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A right royal mess

Peter Kenyon reflects on how the Labour Party needs to get a grip on the British constitution and its implications for democratic socialism

British Prime Ministers can exercise powers verging on the absolute. Britain's electoral system for electing members of parliament first past the post appears to be a dominant factor in enabling the accumulation of powers. The bigger a political party's majority in the House of Commons the greater the scope for a Prime Minister to rule the roost.

Labour in the mid-1990s was so desperate to get re-elected it allowed its newly-elected Leader Tony Blair to abandon shadow cabinet meetings six months before the 1997 General Election. Collective decision making and accountability were simply discarded in the interests of regaining power. It was a mistake which will haunt the Labour movement, if it can recover a sense of identity, after the next General Election, for at least a generation.

'Tony wants' became the mantra. 'Sofa government' replaced the tedium of prepared papers in advance, debate, and recorded decision-making. The results are increasingly apparent. In addition to an illegal war, ill-conceived partnerships with the private sector, unchanged Tory anti-union legislation, wanton greed has infected too many Labour representatives in both Houses of Parliament - Commons and Lords to enable the current Labour administration to effect significant constitutional change.

As a republican, I see no prospect of ending this state of affairs by calling for the dissolution of the monarchy. Nor is there much merit in changing the voting system to some form of proportional representation. As a member of Labour's National Executive Committee I have made myself unpopular by deciding to publicise my concerns about the way the Labour Party is run, to the extent that at the July 2009 NEC meeting the chair allowed the proceedings to degenerate into a 'kangaroo court' with me in the dock facing unspecified charges. My account can be read in Tribune, 14 August 2009. I have a letter from Cath Speight, the chair of Labour's ruling National Executive Committee, dated July 21, stating: I want to clarify the instruction the NEC agreed to ask you to comply with today. It was not an instruction not to blog; it was an instruction not to use your blog to make comments that undermine the NEC, and the NEC's governance structures and procedures, particularly in relation to the finances of the party.'

This descent into farce arises from my questioning of changes made to the Labour Party National Executive Committee's Terms of Reference shortly after I was elected last July. Changes were undoubtedly necessary after the discovery barely six months earlier of massive unsecured loans taken out in the name of the Labour Party without even the knowledge of the Treasurer, Jack Dromey. The fact that this could have happened highlights the rotten state of the Labour Party's own governance arrangements as were. Are they any better now? I stated publicly on my blog after changes were proposed and agreed at the November 2008 NEC that 'I remained to be convinced'. The proposed changes were not the result of an open and considered debate in the NEC. It doesn't work like that. Proposals appear without any account of their provenance. The changes raised serious issues about the status of NEC members. I sought to get legal clarification and was defeated. The settled view of my colleagues on the NEC is that I should shut up. Even close colleagues on the left take the view that as far as the Party's finances are concerned the affiliated trade unions will bail out the Party, so I shouldn't worry about my personal liabilities.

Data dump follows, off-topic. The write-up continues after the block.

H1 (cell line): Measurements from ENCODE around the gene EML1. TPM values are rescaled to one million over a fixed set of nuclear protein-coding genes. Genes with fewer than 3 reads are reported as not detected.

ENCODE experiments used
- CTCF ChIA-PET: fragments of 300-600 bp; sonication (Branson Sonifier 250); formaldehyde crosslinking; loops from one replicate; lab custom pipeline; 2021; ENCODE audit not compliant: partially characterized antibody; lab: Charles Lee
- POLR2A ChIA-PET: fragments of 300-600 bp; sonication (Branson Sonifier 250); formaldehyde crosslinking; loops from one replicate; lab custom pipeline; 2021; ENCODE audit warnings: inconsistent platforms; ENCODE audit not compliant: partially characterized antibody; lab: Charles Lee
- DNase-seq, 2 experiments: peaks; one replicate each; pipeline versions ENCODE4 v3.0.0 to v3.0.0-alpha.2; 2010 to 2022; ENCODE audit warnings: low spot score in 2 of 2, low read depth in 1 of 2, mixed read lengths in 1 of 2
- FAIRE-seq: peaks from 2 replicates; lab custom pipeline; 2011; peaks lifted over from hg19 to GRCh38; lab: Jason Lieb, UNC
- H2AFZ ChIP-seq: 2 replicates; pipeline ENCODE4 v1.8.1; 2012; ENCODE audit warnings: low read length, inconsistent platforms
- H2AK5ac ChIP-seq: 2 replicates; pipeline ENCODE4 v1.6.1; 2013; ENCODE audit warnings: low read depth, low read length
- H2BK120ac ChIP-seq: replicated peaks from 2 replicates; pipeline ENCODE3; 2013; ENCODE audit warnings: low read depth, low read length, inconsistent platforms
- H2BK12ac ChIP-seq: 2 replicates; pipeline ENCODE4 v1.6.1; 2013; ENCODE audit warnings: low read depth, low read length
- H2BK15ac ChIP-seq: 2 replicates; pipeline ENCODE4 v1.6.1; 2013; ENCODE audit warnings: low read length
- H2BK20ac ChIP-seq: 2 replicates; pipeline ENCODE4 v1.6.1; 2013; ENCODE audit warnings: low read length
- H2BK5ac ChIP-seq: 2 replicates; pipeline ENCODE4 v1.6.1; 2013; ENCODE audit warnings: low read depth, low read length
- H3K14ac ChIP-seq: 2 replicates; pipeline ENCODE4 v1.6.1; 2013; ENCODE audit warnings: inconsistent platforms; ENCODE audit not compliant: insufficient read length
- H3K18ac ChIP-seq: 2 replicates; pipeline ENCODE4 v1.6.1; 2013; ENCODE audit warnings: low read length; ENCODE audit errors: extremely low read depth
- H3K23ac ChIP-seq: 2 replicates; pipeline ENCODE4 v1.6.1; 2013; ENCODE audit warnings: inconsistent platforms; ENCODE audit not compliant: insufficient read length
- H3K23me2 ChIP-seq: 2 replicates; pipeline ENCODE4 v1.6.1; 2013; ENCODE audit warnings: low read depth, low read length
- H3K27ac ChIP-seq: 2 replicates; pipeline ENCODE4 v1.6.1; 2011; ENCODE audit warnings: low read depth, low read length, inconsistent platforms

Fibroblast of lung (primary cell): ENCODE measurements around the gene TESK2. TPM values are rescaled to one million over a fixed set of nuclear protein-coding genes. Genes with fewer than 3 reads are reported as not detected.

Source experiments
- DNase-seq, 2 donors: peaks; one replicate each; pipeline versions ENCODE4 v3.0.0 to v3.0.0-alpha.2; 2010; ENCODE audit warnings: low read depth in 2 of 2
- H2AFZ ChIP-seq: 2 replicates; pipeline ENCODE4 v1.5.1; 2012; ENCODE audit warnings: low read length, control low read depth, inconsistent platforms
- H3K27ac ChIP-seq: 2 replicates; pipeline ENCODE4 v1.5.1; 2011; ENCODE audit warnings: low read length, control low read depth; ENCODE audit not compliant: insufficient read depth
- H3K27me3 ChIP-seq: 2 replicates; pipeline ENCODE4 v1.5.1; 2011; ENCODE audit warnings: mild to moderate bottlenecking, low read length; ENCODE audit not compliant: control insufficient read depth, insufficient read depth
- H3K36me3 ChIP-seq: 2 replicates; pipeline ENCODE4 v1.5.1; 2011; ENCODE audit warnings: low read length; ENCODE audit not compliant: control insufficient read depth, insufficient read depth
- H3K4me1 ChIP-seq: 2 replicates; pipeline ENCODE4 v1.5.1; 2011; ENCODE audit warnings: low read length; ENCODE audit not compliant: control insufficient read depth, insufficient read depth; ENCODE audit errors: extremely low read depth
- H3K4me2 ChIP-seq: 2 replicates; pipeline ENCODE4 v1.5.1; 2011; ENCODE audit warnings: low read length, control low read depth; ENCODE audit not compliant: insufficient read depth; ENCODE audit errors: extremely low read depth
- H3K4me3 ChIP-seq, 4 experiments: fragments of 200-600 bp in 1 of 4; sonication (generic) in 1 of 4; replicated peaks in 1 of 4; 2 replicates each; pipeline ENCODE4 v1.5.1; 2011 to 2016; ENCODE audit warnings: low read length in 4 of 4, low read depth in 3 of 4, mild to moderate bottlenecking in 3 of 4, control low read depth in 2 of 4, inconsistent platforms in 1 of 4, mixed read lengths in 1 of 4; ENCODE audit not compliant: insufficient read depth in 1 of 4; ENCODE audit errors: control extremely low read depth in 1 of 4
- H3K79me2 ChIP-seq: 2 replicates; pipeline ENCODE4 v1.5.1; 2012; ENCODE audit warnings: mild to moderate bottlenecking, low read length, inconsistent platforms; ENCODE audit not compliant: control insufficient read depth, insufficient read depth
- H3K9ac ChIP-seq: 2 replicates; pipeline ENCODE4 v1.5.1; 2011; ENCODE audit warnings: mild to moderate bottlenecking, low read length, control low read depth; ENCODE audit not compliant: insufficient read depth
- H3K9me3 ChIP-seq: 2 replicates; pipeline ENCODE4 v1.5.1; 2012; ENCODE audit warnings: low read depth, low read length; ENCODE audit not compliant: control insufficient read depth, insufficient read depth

That is to miss the point arising from the comic opera that is now the Labour Party NEC. It has been hijacked by the Leadership and its allies. There is nothing new in that analysis. What I am seeking to do is flush out the actual status of each NEC member as it might be deemed in law. Political parties are not constituted bodies in law, and to that extent are unregulated. However, IMHO and that of some other party members, does not mean that some members of the NEC can behave as a law unto themselves. To that end I have secured a meeting with the Party Solicitor and NEC officers. That is scheduled for 21 September the day before the next NEC meeting and less than a week before Annual Conference 2009, the last before the next General Election.

In the meantime no debate has been planned to take place inside the Labour Party about anything that will have any bearing on its re-electability. We are sleep walking into electoral annihilation. As for the finer points of the British constitution, it brought to mind a verse from the Gondoliers, composed in 1889 well before the founding of the Labour Party itself.

Oh, philosophers may sing
Of the troubles of a King;
Yet the duties are delightful,
and the privileges great; But
the privilege and pleasure That
we treasure beyond measure Is
to run on little errands for the
Ministers of State.

If W.S. Gilbert had clocked the constitutional powers of ministers a hundred years before Blair, why is it taking us so long to fathom the right royal mess we are in?